ME – AN INTRODUCTION
Well, I’ve finally decided to take the plunge. A blog – everyone’s doing it, it’s SOOO last year! My nine year old would have a blog if I’d allow her to have an e-mail address and unfettered access to the Internet. But better late than never, right? So here it goes.
My name is Melissa Loughridge Savenko, and I’m a former practicing lawyer turned full-time Realtor. Most people want to know why I gave up the practice of law. I always answer a question with a question – have you ever met a happy lawyer? Besides, I figure it is character building to work in two of the top three most despised industries in the United States. Next year I plan to become a used car salesman. But seriously, about me, here are the vital statistics. Or maybe I should just attach my resume:
Name: Melissa Loughridge Savenko
Born: Newport News, July 23, 1969
Education: B.A., Foreign Affairs, University of Virginia, 1991; J.D. cum laude, University of Richmond, 1998
Personal: Divorced, one child (9)
I figure I should at least give you some insight into who I am and why you might want to read my blog. This project is going to focus on real estate generally, but more specifically the Richmond, Virginia market, which includes the City of Richmond proper, and the counties of Chesterfield, Hanover and Henrico, as well as the Town of Ashland and the City of Petersburg. Here’s the brief history of me:
I started selling real estate full-time in March 2006. So, as I write this, I am a bit past 15 months in the business. Pretty daggone arrogant to be writing a blog about the local market so soon, I bet some of you are thinking. Trust me, anyone who knows me can tell you I ALWAYS have an opinion. Just ask my Dad.
I am a Richmond native, although I was technically born in Newport News (my Dad was in the service). I’m at least a third generation Richmonder, and I couldn’t tell you how far back my Virginia roots go. Sadly, I have been disabused of the notion that Pocahontas was my great, great, great, great grandmother. My grandmother told me that, which I happily passed with great pride to the third grade class at Ginter Park Elementary during our family tree project. Apparently, no one told HER that Pocahontas did NOT marry Captain John Smith, but rather John Rolfe. So the “Smith” name doesn’t have such lofty origins – I suspect there were hearty blacksmiths in the family lineage.
But I digress. My grandmother spent most of her life in Richmond, my Mom grew up in Richmond, my Dad’s from Fredericksburg, and I’ve lived almost all my life in the River City, but for my four years up the road in C’ville attending Mr. Jefferson’s University, and the three plus years I spent post-college in New Orleans. But my Virginia roots go back much further than three generations – something that may not seem like a much of anything to some, but which can be a big deal in many circles here.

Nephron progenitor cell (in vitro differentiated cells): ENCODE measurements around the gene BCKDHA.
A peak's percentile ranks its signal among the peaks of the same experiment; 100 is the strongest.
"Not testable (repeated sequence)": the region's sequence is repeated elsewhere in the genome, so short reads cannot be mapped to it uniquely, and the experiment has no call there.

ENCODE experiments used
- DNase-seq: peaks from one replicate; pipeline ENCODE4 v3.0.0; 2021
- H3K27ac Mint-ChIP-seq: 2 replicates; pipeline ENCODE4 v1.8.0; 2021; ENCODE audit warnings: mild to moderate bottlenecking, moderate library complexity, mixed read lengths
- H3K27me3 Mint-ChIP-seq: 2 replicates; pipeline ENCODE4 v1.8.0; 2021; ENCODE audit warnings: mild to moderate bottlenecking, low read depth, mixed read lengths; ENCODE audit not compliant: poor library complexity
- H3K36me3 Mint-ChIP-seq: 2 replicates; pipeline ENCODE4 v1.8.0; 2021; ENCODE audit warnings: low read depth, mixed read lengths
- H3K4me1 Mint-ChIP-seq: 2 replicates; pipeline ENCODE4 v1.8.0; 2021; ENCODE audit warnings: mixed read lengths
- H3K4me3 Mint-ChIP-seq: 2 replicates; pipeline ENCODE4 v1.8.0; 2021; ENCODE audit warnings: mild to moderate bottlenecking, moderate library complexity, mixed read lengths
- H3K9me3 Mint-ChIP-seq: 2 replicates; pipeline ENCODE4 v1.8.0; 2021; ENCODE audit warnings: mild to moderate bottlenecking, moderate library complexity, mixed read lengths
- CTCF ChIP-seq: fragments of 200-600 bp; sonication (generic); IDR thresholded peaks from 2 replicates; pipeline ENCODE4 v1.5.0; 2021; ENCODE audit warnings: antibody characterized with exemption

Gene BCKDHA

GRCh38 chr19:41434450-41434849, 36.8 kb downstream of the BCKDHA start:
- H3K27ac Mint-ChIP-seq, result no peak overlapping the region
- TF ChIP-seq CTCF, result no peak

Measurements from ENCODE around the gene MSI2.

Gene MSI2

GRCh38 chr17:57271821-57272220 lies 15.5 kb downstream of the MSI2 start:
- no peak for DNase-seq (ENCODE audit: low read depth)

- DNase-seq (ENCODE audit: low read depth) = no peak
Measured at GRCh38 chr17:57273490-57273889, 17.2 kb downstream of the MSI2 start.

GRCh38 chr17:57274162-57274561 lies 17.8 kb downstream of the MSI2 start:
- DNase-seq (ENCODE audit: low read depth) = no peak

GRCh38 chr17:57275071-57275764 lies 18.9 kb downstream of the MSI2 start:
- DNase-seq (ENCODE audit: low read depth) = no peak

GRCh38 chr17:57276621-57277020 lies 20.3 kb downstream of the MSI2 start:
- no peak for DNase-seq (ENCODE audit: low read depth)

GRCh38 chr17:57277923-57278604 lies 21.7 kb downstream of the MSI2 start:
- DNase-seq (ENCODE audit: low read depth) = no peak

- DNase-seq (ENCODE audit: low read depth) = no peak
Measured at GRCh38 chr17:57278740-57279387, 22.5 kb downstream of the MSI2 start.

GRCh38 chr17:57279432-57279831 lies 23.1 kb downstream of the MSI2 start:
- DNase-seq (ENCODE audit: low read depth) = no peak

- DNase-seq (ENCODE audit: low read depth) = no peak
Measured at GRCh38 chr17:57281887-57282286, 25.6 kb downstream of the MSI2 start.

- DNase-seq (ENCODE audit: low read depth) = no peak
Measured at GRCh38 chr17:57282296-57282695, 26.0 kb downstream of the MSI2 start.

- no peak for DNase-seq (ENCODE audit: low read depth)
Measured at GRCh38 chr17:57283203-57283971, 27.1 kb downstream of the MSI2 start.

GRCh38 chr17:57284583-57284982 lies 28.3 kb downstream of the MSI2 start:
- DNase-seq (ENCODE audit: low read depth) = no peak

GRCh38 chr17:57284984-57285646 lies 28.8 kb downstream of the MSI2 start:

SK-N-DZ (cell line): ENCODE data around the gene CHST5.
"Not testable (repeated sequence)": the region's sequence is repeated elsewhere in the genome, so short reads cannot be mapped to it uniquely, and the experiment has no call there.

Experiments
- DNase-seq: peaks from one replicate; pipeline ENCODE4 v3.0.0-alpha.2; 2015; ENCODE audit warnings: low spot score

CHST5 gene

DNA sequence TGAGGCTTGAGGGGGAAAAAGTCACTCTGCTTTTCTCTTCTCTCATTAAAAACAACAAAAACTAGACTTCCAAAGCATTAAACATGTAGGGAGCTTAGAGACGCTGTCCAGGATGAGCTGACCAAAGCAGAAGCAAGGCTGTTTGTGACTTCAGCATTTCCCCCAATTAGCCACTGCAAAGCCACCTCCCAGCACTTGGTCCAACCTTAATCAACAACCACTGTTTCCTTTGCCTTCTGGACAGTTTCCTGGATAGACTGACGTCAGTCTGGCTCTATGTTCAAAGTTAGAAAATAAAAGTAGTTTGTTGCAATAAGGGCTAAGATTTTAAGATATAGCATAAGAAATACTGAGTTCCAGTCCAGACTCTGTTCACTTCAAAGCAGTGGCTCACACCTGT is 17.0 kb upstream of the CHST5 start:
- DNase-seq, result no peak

As far as Richmond residences go, I’ve lived in Bellevue, Ashland, Rockville, Ginter Park, the near West End, the Museum District, Montpelier, and now the Fan. I lived on Claremont Avenue in Bellevue with my biological parents, moved to Ashland when my Mom remarried, spent significant time with my Dad, stepmother and stepbrother in Rockville, moved BACK to Northside, now to Hawthorne Avenue in Ginter Park, when I was 15 and Mom got pregnant with my (much) younger half sister. I attended Mr. Jefferson’s University from 1987 until 1991, moved to New Orleans when I graduated, moved back to Richmond in late 1993, around then Dad moved from Rockville to Montpelier, I lived in the Near West End briefly, then on Belmont in the Museum District even more briefly, lived in the Fan until 1996, then near University of Richmond during law school, and then back to the Fan, where I’ve been since 1995. Phew. That made me tired. Didn’t realize I’d moved so much. Good thing I didn’t have much stuff during most of those moves.
From 1995 until 1998 I went to law school, got married, had a baby, took the bar exam, thankfully passed on Try #1, and got offered a big law firm position. I went to work for an international law firm with headquarters in Richmond, Virginia, after six years left that position and went to work for the Richmond office of a regional firm, then moved from there to a mindless document production project for another national law firm headquartered in Richmond, while I figured out what I wanted to be when I grew up.
So, the $64,000 question: How did I end up in real estate? Good question. In about 2005, my Dad decided he’d like to invest in real estate, like everyone else in the world. My Dad is a commercial general contractor, my stepmother’s background is in historic preservation, my stepbrother has an M.A. in Real Estate Finance from Harvard and is in real estate development in New York City, and I’m a corporate lawyer. So we decided we had all the pieces to form a family limited liability company and invest in some properties. In the course of looking at any number of types and kinds of properties, someone thought it would be a good idea to have a licensed real estate agent in the mix. I researched the requirements for licensure and found out it’s pretty d*mn easy. Scarily easy. Frighteningly easy. [NOTE: The requirements, or lack thereof, to become a licensed real estate agent in Virginia, and I suspect other states as well, are a topic for another blog. But have no fear, you will get my opinion on that one sometime REAL soon. Suffice it to say, I think the requirements border on the absurdly lame. No wonder the public hates us].